Les Rendez-vous d'Anna (The Meetings of Anna)

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Total Count: 7


Audience Score

User Ratings: 245
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Movie Info

Anna (Aurore Clement) is a film director whose job takes her all over western Europe. In each place she either already has some intimate connection, or readily makes one. People seem drawn to her, but inevitably insist on sharing their inmost secrets and discontents with her, despite her obvious and profound lack of interest in these revelations. This does not deter Anna from continuing to meet people, and she genuinely connects with them occasionally, as when she sees her mother briefly in Brussels. ~ Clarke Fountain, Rovi


Critic Reviews for Les Rendez-vous d'Anna (The Meetings of Anna)

All Critics (7) | Top Critics (1) | Fresh (5) | Rotten (2)

Audience Reviews for Les Rendez-vous d'Anna (The Meetings of Anna)

  • Oct 07, 2011
    When a life is either absorbed by earthly occupations and business (carried with passion or without it) or it is (un)willingly handled without balance, our acquaintances and experiences become little fragments. It is our decision, although not entirely under our control, to transform these little fragments into a big puzzle called life. This puzzle, as big or small as it may be, can be dark, light, round, squared or even shapeless. However, if one of these hundreds or thousands of pieces are forgotten, an inner void slowly starts to grow. The bigger the amount of missing pieces, the bigger the void. The more we let time fly without them, it is harder to put them back on coherently. Alienation is a complex theme. 99/100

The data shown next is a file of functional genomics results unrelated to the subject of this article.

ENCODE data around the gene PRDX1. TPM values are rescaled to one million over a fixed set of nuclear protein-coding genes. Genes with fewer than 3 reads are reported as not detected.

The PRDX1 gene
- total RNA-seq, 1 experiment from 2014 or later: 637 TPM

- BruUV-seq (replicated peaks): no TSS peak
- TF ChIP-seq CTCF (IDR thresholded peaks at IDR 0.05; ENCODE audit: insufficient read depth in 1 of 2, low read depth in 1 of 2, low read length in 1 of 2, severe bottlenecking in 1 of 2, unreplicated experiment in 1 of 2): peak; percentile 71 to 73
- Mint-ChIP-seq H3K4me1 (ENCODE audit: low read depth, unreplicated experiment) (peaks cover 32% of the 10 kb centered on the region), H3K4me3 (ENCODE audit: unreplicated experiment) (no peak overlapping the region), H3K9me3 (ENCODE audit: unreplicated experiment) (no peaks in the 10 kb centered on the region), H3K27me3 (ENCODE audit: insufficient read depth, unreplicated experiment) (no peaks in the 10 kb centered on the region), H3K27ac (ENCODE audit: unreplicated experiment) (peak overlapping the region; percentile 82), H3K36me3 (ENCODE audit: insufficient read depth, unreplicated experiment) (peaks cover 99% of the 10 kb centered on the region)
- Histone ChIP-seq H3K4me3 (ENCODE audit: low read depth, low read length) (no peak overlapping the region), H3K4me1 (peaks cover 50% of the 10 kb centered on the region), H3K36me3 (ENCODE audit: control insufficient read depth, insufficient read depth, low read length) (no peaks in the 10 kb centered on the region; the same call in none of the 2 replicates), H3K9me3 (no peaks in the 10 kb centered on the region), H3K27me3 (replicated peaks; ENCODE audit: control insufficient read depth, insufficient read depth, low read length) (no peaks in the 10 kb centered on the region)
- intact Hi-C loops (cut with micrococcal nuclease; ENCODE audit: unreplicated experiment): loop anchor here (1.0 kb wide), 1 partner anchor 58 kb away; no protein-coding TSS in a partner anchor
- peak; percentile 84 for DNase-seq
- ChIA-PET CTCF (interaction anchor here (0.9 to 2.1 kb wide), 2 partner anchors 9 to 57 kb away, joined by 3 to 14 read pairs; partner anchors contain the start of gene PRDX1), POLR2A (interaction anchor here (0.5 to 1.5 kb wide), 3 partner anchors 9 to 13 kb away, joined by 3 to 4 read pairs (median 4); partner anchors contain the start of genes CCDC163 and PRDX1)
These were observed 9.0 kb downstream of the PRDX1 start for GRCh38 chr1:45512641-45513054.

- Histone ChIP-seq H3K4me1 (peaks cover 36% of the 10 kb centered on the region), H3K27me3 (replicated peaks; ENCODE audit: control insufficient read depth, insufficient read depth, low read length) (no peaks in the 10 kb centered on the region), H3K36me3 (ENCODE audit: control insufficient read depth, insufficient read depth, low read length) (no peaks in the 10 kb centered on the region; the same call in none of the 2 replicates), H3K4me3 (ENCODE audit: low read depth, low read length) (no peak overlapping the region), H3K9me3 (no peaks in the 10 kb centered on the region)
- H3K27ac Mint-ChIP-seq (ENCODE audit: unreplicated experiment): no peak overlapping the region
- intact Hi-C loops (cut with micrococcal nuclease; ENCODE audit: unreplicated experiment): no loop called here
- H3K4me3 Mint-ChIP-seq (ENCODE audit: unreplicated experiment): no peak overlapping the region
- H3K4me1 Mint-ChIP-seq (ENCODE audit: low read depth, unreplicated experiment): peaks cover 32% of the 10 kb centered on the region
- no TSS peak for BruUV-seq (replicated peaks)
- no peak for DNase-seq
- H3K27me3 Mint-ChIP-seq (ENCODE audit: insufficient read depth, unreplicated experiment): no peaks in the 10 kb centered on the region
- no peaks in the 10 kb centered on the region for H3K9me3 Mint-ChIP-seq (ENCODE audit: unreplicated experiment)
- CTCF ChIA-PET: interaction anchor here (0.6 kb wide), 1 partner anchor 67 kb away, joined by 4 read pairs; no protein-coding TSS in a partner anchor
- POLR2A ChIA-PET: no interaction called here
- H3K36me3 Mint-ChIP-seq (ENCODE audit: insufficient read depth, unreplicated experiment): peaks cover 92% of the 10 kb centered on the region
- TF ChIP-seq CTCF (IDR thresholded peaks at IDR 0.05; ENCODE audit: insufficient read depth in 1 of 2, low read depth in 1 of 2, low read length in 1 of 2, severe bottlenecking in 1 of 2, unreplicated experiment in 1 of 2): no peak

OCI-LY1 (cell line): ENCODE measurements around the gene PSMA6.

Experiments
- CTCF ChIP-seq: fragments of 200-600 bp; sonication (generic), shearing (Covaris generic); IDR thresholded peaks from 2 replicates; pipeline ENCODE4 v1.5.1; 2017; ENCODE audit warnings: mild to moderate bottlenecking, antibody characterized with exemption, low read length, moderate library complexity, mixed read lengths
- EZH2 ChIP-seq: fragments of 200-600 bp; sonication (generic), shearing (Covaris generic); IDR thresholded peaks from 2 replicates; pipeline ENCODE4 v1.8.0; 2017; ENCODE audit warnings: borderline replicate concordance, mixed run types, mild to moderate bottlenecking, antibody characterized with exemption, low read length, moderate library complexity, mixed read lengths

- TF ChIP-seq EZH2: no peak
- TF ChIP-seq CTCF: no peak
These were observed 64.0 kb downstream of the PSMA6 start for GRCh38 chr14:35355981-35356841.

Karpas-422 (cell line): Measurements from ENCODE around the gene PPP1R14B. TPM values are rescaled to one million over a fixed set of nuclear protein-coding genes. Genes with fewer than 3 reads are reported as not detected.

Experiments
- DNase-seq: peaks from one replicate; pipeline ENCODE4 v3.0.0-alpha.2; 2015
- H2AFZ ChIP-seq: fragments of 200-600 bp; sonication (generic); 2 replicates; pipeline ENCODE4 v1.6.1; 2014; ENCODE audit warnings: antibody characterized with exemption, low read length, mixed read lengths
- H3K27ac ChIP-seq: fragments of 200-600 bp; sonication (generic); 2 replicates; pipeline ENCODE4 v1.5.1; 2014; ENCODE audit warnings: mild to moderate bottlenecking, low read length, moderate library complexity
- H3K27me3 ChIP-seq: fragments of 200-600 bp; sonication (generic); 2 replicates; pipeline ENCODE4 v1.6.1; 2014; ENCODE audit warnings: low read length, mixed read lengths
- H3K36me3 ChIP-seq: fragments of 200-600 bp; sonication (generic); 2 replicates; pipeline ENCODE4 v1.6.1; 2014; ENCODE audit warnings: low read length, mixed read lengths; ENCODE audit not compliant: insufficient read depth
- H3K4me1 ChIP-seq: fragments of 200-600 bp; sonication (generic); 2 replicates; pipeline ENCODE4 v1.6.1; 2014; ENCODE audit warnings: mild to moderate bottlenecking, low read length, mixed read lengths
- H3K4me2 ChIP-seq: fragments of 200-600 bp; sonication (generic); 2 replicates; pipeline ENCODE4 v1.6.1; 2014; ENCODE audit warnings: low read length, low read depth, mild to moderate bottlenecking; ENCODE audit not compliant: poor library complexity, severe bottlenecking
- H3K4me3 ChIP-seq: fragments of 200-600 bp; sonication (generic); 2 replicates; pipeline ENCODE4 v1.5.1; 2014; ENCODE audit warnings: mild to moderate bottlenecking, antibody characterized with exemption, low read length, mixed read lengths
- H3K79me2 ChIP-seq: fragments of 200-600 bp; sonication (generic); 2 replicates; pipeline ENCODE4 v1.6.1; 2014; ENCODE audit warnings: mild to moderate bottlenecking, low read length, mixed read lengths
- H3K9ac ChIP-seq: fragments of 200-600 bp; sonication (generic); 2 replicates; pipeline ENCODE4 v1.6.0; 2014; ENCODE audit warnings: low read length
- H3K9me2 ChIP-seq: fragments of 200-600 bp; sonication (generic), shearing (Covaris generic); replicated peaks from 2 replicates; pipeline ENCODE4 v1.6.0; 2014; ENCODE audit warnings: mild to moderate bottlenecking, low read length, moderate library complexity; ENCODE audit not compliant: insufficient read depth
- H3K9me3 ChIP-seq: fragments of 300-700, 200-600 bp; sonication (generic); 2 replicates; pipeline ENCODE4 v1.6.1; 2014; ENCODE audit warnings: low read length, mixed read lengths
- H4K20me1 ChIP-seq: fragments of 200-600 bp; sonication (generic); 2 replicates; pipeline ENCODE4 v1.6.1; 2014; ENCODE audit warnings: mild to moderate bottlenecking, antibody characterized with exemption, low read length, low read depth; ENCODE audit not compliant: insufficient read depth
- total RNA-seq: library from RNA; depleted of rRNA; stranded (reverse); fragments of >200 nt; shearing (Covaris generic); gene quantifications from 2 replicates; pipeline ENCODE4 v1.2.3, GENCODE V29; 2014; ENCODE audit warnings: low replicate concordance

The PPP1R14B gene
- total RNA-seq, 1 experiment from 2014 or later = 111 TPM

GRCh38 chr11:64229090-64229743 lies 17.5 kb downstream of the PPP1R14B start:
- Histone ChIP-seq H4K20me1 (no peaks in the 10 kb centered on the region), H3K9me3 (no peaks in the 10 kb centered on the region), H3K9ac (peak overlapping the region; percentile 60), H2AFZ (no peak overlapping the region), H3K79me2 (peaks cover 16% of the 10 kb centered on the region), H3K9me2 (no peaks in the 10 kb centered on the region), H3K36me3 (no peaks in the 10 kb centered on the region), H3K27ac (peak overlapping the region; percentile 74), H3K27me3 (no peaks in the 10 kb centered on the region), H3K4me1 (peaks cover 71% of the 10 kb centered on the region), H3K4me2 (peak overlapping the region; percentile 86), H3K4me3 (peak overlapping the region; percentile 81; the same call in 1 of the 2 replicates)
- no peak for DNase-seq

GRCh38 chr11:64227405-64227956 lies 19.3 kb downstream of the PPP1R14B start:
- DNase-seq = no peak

Edgar C Super Reviewer
  • Sep 15, 2011
    In "Les Rendez-Vous D'Anna," Anna Silver(Aurore Clement), a film director, checks into a hotel in Essen, West Germany for a showing of her latest film. When she gets to her room, she places a call to Italy and is told of a wait of two hours. Relaxing, she does not even take off her coat or shoes at first before being called down to the theater and an interview. Upon her return, she is accompanied by Heinrich(Helmut Griem), a schoolteacher. During their lovemaking, she stops, saying that she does not love him.(Since when has that ever stopped anybody?) At least, maybe she could meet his daughter the following day before she leaves? I understand how some people could get frustrated with the static pace of "Les Rendez-Vous D'Anna." Even though I feared the DVD was skipping in a couple of places and would have liked the performances to be a little more animated, the movie's slowness works well in contrast to Anna who is being pushed and pulled in several directions at once, not only all over Europe which has problems of its own going back to World War II, but also on a personal level which reflects back on writer-director Chantal Akerman whose early films, like this one, seem very autobiographical.(To punctuate this, her middle name is Anne.) For Anna, that comes down to a choice between a career and a family(she has had two abortions). That's not all as there is another direction which simultaneously excites her and frightens her which is mentioned in a searing confession towards the end of the movie.
    Walter M Super Reviewer

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